Cajamarca governor and presidential candidate Gregorio Santos will receive a special furlough from prison to participate in Peru’s debates on Sunday night.
Tonight’s event will mark the first time in Peru’s history that a jailed candidate will participate in the presidential debates. The sitting governor faces 24 years in prison for conspiracy, bribery and racketeering charges for allegedly steering $90 million in public contracts to companies in exchange for kickbacks.
In June 2014 “Goyo” Santos was sentenced to 14 months of preventive jailing, which has been extended under Peru’s laws against organized crime. However Peru’s preventive jail sentences, which are imposed only when prosecutors present highly incriminating evidence in advance of the trial, cannot legally prevent a prospective candidate from participating in elections. Santos was reelected governor from prison in October 2014, and he announced his bid for president in 2016 elections last December.
Peru’s prisons authority allowed Santos to participate in a debate last month via telephone. But tonight officials will accompany Santos to personally attend the last debates before voters go to the polls next Sunday.
The most recent Ipsos poll put Santos in seventh place with 1.2% of the popular vote. Santos faces the tough challenge of gaining over 14 points in just seven days to surpass Alejandro Toledo, Alan Garcia, Alfredo Barnechea, Veronika Mendoza and Pedro Pablo Kuczynski, none of whom are currently in prison, to qualify for a runoff against Keiko Fujimori.
“To [reduce crime] we propose … a decriminalization of the rural patrol duty, arrest and trials for the peasant leaders to apply community justice processes,” reads Santos’s government plan. “The strengthening of intergovernmental and inter-sector coordination will supersede the repressive-criminal focus to a preventive, informative, educational and human development approach.”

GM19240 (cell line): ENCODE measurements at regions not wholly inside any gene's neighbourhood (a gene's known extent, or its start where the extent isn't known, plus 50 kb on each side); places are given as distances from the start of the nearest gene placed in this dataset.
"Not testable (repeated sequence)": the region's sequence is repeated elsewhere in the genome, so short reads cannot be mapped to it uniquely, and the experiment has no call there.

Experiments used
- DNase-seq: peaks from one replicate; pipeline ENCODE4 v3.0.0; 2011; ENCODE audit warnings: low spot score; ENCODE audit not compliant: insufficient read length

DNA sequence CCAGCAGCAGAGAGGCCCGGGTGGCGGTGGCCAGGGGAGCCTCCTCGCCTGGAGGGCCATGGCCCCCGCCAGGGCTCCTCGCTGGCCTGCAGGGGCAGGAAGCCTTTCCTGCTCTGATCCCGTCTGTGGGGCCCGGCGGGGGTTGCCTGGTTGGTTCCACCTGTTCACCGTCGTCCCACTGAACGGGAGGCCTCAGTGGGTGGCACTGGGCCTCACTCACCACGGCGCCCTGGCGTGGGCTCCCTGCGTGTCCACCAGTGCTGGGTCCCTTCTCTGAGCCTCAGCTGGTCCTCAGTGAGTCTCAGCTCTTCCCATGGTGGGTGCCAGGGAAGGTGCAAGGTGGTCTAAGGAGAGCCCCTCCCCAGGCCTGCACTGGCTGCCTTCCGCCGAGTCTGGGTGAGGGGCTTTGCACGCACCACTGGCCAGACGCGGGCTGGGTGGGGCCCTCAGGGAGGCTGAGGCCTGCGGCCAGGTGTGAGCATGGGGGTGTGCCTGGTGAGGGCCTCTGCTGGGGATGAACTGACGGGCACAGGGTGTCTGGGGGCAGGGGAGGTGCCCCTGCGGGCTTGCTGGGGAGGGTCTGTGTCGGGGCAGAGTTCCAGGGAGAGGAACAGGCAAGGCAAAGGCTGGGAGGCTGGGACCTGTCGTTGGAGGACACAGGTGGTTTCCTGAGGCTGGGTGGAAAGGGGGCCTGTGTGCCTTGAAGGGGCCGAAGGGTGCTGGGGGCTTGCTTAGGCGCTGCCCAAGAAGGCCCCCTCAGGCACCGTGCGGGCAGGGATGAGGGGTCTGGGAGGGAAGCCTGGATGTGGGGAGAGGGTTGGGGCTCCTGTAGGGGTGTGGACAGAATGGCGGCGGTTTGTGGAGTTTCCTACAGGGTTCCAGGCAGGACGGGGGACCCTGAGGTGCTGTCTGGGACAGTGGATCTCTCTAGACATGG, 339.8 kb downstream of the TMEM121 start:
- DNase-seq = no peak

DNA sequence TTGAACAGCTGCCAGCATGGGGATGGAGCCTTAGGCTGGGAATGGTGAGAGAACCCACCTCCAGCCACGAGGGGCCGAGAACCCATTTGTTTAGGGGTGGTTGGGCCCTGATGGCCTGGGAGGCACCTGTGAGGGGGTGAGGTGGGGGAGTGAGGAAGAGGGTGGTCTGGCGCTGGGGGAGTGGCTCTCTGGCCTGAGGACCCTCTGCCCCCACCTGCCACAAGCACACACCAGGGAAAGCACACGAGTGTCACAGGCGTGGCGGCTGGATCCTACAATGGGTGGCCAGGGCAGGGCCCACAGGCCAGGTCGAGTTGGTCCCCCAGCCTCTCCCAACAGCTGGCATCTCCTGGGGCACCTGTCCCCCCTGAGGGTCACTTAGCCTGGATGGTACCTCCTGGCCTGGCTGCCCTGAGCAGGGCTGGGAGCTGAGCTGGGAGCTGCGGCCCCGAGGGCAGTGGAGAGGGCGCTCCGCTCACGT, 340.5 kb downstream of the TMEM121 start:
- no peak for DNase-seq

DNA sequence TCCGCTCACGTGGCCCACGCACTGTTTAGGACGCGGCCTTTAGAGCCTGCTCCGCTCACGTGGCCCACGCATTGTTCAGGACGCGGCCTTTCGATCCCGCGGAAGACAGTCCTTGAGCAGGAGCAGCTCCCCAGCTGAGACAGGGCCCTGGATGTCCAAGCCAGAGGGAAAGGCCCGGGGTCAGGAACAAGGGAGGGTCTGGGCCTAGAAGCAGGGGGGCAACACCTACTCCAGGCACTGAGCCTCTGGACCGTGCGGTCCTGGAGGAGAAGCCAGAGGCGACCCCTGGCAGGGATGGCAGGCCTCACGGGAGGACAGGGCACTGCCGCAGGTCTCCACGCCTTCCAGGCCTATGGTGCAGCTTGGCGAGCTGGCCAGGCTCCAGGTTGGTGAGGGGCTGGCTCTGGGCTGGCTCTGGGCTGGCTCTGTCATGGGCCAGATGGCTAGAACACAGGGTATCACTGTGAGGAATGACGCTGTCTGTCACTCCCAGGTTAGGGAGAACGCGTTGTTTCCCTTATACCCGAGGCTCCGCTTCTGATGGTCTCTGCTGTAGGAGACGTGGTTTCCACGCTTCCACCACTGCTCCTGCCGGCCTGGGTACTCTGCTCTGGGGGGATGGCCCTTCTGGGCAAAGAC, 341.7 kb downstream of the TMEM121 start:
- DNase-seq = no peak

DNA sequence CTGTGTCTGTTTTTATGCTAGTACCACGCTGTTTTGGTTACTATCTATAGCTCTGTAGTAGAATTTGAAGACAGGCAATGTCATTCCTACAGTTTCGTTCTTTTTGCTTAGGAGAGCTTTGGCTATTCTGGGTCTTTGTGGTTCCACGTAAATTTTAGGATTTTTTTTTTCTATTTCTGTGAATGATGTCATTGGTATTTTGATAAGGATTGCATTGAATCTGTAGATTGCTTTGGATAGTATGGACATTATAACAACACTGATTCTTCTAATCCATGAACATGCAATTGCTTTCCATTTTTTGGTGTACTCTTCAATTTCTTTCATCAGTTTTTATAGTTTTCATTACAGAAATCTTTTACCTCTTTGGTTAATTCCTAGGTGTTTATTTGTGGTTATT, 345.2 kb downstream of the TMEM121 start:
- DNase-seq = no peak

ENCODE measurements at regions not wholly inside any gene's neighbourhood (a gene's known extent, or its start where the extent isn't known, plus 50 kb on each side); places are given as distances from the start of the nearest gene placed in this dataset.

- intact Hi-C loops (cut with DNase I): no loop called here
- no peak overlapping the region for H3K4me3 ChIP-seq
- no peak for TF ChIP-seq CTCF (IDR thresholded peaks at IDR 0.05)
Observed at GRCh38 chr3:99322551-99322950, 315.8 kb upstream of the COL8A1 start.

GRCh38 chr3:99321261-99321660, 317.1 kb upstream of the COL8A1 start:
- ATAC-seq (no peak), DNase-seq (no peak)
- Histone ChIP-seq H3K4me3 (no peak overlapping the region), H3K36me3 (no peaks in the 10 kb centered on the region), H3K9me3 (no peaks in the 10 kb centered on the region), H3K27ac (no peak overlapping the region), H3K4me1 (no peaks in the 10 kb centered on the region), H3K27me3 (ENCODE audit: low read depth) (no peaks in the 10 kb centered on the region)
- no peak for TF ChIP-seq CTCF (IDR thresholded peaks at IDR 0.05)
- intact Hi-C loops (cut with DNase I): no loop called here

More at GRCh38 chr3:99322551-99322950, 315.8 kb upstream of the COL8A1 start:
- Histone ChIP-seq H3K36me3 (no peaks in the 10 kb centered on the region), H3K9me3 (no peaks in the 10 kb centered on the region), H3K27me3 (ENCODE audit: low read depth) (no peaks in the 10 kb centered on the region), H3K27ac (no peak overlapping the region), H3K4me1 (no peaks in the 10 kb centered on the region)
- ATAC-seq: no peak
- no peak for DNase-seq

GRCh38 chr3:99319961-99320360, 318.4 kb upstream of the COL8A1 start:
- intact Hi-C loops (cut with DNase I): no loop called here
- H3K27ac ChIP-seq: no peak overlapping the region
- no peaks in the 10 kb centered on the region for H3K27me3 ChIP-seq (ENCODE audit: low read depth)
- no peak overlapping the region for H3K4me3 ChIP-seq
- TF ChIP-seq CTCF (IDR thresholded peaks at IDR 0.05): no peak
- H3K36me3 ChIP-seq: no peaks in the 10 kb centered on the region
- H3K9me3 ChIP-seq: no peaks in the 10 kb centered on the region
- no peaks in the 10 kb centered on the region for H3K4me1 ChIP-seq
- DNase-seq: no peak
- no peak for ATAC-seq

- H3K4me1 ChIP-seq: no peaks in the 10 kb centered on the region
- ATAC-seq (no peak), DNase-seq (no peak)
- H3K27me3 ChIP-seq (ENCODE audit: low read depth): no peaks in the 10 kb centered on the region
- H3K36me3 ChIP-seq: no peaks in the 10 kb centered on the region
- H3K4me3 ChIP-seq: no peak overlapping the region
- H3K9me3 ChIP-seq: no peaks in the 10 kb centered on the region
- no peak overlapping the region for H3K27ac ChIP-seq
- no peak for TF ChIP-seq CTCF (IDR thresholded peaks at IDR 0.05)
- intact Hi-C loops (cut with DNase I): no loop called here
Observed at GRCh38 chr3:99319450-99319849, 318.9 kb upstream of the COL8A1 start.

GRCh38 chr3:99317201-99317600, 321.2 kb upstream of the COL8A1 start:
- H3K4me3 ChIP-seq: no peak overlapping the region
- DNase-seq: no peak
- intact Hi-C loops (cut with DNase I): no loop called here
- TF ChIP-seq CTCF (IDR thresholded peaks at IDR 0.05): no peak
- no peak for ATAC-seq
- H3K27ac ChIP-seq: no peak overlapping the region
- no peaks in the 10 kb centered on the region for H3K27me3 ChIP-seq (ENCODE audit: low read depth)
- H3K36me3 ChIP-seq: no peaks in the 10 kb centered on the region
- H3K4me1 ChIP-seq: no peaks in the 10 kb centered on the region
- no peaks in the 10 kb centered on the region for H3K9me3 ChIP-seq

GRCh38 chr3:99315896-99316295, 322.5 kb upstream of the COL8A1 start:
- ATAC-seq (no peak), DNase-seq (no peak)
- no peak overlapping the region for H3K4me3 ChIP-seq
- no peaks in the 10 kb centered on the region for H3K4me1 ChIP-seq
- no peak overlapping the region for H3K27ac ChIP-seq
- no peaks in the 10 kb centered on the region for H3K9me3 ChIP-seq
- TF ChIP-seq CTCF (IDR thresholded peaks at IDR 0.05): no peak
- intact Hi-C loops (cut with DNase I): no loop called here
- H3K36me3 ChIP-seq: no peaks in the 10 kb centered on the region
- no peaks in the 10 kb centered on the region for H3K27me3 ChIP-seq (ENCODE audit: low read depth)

The left-wing governor will debate a moderate liberal in Barnechea, who was recently surpassed by leftist favorite Mendoza. With one week to go before general elections, Mendoza is in a statistical dead heat with investor-favorite Kuczynski in their quest to qualify for a runoff vote against Fujimori.
“We on the left stand with Veronika Mendoza in front of the infamous attacks, even though she does not [stand] with us,” the self-described “political prisoner” tweeted on Saturday, just before concluding his campaign with a video message played at a closing campaign rally in Cajamarca.
From inside his Piedras Gordas prison cell, Santos is seen in a sombrero playing the guitar and singing the lyrics to “Raising the Flags,” a song he wrote to honor the revolutionary spirit and his anti-mining activism.
Santos rose to the national stage after leading protests against the controversial Conga gold mine project in 2011 and 2012. Five people died in the violent clashes which ultimately stopped the Yanacocha mining company from developing the license.
Investigations into various irregularities in his state government came soon after the protests. Prosecutors found deposits in his bank account worth over $150,000 from a company which won a contract to expand a highway between the towns of Bambamarca and Celendin.
A congressional investigation also reported that Santos used money from the state’s public school budget to finance some of the protests against the Conga project as well as activities for his political party.
Gregorio Santos G. (Twitter)